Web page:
Things You Didn’t Know About Your Favourite Crit­ters

Asian Diver (English) - - Feature Small Creatures, Big Value - By: Maarten De Brauwer

BLUE-RINGED OC­TO­PUS

Few peo­ple know that male blue-ringed oc­to­puses can’t tell the dif­fer­ence be­tween males and fe­males. When it comes to sex, they try to mate with any other blue-ringed oc­to­pus they meet. Name : Blue-ringed oc­to­pus (Ha­palochlaena)

Fam­ily : Oc­topo­di­dae

Size : They gen­er­ally mea­sure be­tween

12 and 20 cen­time­tres. The smaller, more com­mon Ha­palochlaena mac­u­losa species weighs only about 28 grams Habi­tat : Of­ten sighted in tide pools and co­ral reefs in the Pa­cific and In­dian Oceans, from Ja­pan to Aus­tralia, at depths of up to 50 me­tres. They can also be found among clumps of sea squirts, par­tic­u­larly af­ter storms

Be­hav­iour : The blue-ringed oc­to­pus diet typ­i­cally con­sists of small crabs and shrimp.

They also tend to take ad­van­tage of small in­jured fish if they can catch them

A male blue-ring will pounce on any po­ten­tial part­ner and insert their hec­to­coty­lus (sci­en­tific slang for “pe­nis-arm”) into the man­tle cav­ity of the other oc­to­pus. It’s only at this point that the male finds out if he hit the jack­pot or got him­self into a rather em­bar­rass­ing sit­u­a­tion. If the part­ner turns out to be an­other male, they am­i­ca­bly part ways, no harm done. In case he gets lucky and his part­ner is a fe­male, the male clings on for as long as pos­si­ble, only break­ing con­tact when she force­fully re­moves him. This strat­egy is not with­out risk, since fe­males oc­ca­sion­ally at­tack, or even kill and eat the male dur­ing sex. The ac­tual deed can take up to four hours, but I think we can all agree it hugely lacks in ro­man­ti­cism.

Few peo­ple know that male blue-ringed oc­to­puses can’t tell the dif­fer­ence be­tween males and fe­males. When it comes to sex, they try to mate with any other blue-ringed oc­to­pus they meet.

SEA­HORSES MAKE NOISE

Next time you en­counter a sea­horse, in­stead of just look­ing, you might want to lis­ten too. One of the more quirky things all sea­horses do is make noise, quite a lot of it even. Sea­horses make two dis­tinct types of sounds: “click­ing” and “growl­ing”. “Click­ing” is used for in­ter­ac­tions be­tween sea­horses, such as courtship or mat­ing. “Growl­ing” is a stress re­sponse when they are threat­ened or even cap­tured by preda­tors. It is thought that it might serve as an es­cape mech­a­nism that star­tles preda­tors. I ab­so­lutely love the idea of a growl­ing sea­horse!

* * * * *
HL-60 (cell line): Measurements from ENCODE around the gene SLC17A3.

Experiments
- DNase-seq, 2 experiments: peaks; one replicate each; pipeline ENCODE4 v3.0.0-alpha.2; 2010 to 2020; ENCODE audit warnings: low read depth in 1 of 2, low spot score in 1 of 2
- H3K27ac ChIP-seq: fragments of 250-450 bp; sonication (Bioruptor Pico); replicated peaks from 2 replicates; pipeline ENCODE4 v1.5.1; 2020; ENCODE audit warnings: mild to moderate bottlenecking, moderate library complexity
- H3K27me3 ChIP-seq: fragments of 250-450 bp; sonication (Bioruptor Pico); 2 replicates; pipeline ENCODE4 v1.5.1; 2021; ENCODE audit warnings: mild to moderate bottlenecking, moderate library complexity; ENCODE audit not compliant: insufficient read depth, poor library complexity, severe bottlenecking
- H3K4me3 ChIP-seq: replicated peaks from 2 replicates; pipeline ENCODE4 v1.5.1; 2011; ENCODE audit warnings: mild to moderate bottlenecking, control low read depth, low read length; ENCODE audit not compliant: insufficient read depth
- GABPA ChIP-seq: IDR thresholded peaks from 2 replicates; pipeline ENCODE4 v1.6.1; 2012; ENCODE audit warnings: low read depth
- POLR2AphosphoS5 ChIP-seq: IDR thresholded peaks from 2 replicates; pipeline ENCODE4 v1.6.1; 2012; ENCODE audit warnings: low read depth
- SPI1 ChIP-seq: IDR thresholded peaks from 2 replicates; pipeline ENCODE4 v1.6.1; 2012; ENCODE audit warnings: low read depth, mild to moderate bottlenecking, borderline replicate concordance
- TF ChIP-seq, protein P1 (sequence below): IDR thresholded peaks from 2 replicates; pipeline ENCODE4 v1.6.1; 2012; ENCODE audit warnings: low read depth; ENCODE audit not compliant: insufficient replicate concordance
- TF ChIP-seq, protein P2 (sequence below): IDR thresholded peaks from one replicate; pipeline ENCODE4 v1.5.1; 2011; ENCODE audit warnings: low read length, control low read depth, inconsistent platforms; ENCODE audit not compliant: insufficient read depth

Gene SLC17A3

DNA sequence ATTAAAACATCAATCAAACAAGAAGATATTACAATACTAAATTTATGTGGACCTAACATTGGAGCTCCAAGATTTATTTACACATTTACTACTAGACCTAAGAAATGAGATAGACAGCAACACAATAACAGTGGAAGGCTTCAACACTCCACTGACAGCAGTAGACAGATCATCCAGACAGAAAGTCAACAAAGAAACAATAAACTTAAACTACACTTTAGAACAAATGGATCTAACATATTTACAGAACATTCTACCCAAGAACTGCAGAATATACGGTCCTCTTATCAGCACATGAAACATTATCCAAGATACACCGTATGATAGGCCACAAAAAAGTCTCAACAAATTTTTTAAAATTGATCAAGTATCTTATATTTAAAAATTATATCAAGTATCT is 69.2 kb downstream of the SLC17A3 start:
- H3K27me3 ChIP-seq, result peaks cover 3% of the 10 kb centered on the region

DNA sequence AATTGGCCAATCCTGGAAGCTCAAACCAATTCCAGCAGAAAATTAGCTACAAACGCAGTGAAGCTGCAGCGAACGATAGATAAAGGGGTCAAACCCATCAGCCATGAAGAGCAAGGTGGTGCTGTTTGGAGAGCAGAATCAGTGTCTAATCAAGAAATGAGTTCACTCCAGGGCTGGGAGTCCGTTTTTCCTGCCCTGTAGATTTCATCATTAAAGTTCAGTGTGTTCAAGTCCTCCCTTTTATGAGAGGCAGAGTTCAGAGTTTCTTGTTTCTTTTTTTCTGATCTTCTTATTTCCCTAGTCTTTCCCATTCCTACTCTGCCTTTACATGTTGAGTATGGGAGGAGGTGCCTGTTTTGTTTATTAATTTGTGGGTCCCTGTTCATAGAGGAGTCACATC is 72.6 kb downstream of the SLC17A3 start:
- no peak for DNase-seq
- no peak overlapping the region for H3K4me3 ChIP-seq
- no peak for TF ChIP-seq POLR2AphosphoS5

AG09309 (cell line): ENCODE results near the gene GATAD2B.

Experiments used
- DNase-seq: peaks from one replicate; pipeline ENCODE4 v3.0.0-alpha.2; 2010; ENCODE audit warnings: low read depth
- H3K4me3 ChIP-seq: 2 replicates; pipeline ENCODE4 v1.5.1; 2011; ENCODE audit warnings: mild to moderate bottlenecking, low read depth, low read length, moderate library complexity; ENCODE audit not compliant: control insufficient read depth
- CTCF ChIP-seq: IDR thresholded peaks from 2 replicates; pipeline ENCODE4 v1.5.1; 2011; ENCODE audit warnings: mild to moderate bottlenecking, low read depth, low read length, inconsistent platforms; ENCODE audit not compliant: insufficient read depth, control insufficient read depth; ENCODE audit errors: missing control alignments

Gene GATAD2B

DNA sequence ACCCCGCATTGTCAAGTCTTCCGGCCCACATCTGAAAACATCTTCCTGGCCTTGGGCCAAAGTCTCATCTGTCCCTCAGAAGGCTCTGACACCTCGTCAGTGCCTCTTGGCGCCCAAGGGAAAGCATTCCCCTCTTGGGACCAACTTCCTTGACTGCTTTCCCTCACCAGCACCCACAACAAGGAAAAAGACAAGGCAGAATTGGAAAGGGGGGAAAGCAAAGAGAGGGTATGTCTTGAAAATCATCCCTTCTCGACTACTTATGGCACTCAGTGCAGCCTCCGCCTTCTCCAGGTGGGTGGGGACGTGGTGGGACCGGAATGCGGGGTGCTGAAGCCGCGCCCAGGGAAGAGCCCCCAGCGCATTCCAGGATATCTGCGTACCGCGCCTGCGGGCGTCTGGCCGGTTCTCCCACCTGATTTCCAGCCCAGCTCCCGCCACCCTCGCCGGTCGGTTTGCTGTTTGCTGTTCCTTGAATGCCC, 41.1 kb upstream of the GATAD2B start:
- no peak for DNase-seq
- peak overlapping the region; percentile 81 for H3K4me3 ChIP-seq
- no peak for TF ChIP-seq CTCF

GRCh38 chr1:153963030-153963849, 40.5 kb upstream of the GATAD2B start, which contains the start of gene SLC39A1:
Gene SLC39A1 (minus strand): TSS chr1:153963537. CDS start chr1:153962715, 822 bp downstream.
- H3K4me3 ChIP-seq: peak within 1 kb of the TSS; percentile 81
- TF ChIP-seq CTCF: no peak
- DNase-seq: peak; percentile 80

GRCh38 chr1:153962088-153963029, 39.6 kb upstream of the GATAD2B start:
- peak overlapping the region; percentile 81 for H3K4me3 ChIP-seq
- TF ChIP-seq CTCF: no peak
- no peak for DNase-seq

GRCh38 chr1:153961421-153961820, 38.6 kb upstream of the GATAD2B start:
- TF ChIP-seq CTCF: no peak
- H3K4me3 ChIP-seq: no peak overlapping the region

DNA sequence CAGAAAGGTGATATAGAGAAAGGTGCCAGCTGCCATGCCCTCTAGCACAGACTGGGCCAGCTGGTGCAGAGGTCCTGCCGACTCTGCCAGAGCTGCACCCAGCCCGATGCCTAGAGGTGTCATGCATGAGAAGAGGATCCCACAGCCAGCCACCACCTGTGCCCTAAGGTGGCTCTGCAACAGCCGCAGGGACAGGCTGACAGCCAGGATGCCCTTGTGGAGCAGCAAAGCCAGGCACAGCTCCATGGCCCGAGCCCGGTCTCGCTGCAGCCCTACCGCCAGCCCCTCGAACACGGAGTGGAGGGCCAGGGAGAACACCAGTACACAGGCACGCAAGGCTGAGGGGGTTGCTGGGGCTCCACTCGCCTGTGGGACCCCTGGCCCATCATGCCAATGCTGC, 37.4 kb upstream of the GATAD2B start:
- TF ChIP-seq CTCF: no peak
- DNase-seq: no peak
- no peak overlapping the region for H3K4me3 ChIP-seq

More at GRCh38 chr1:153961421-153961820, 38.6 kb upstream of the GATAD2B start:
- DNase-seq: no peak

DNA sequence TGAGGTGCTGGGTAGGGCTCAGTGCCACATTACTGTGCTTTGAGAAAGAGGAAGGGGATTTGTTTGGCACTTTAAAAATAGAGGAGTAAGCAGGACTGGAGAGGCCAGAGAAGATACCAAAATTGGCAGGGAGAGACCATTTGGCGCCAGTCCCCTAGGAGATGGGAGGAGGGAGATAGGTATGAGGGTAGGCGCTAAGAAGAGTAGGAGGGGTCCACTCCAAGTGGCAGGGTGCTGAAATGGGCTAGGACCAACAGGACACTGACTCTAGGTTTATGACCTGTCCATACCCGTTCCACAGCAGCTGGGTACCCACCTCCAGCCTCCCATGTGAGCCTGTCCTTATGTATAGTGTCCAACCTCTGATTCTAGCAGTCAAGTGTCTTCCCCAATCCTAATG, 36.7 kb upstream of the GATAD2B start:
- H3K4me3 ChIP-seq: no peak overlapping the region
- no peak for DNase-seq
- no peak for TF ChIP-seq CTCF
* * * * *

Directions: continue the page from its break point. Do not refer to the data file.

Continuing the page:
Maybe be­cause those preda­tors would be laugh­ing too hard af­ter hear­ing a sea­horse growl­ing at them? So sea­horses not only serenade their part­ners to get them in the right mood, they also growl to chase away preda­tors. Strange lit­tle crit­ters in­deed. Name : Pygmy sea­horse

(Hip­pocam­pus bargibanti) Fam­ily : Syn­g­nathi­dae

Size : Can grow up to 20 mil­lime­tres

Habi­tat : Found in coastal ar­eas rang­ing from south­ern Ja­pan and In­done­sia to north­ern Aus­tralia and New Cale­do­nia Be­hav­iour : Adults are usu­ally in pairs or clus­ters of pairs. These groups can be as large as 28 pygmy sea­horses on a sin­gle gor­gonian at depths of 10 to 40 me­tres. As with other sea­horses, the fe­male lays her eggs in a brood pouch in the male’s trunk area and he car­ries the young

Most of the time, flam­boy­ant cut­tle­fish are any­thing but flam­boy­ant! In their stan­dard state, flam­boy­ant cut­tle­fish are a mot­tled grey, brown or black colour, blend­ing in per­fectly

with their sandy habi­tat

FLAM­BOY­ANT CUT­TLE­FISH

ARE NOT RE­ALLY FLAM­BOY­ANT...

When hear­ing the words “flam­boy­ant cut­tle­fish”, you are likely to pic­ture a cute, tiny mul­ti­coloured cut­tle­fish, flash­ing its waves of colour at you. You’re in for a sur­prise though. Most of the time, flam­boy­ant cut­tle­fish are any­thing but flam­boy­ant! In their “stan­dard” state, flam­boy­ant cut­tle­fish are a mot­tled grey, brown, or black colour, blend­ing in per­fectly with their sandy habi­tat. They usu­ally only dis­play their vivid colours when they are dis­turbed, hunt­ing, or mat­ing. Some divers might be tempted to dis­turb the an­i­mal to get more colour­ful pic­tures. Clearly this will stress the cut­tle­fish and should be avoided at all costs. Be pa­tient in­stead. Ob­serve it for a while and you might even be re­warded by see­ing it hunt small shrimp, lay eggs, or even mate! Name : Me­tasepia pf­ef­feri

Fam­ily : Sepi­idae

Size : Can grow up to eight cen­time­tres

in man­tle length

Habi­tat : They in­habit trop­i­cal Indo-Pa­cific wa­ters off north­ern Aus­tralia, south­ern New Guinea, as well as nu­mer­ous is­lands in the Philip­pines, In­done­sia and Malaysia.

They are mostly shal­low-wa­ter an­i­mals, and can be found at depths of three to 86 me­tres

Be­hav­iour : Ac­tive in the day, it hunts fish and crus­taceans. Arm tips of­ten dis­play red coloura­tion to ward off preda­tors

Lures seem to mimic the flu­o­res­cence of free-swim­ming worms,

which are of­ten eaten by small fish like car­di­nal­fish, which in turn are

a tasty snack for the frog­fish

...BUT HAIRY FROG­FISH ARE (AT LEAST THEIR LURES)

You might have been lucky enough to have gone for a flu­o­res­cent night dive but few peo­ple have seen hairy frog­fish while “fluo” div­ing.